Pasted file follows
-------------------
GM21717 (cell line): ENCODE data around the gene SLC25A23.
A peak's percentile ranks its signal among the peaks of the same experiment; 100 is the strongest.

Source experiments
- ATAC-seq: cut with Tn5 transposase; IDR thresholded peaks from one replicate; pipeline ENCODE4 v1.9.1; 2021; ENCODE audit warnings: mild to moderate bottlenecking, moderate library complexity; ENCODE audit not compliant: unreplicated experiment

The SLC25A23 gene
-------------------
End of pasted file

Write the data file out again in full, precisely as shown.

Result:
GM21717 (cell line): ENCODE data around the gene SLC25A23.
A peak's percentile ranks its signal among the peaks of the same experiment; 100 is the strongest.

Source experiments
- ATAC-seq: cut with Tn5 transposase; IDR thresholded peaks from one replicate; pipeline ENCODE4 v1.9.1; 2021; ENCODE audit warnings: mild to moderate bottlenecking, moderate library complexity; ENCODE audit not compliant: unreplicated experiment

The SLC25A23 gene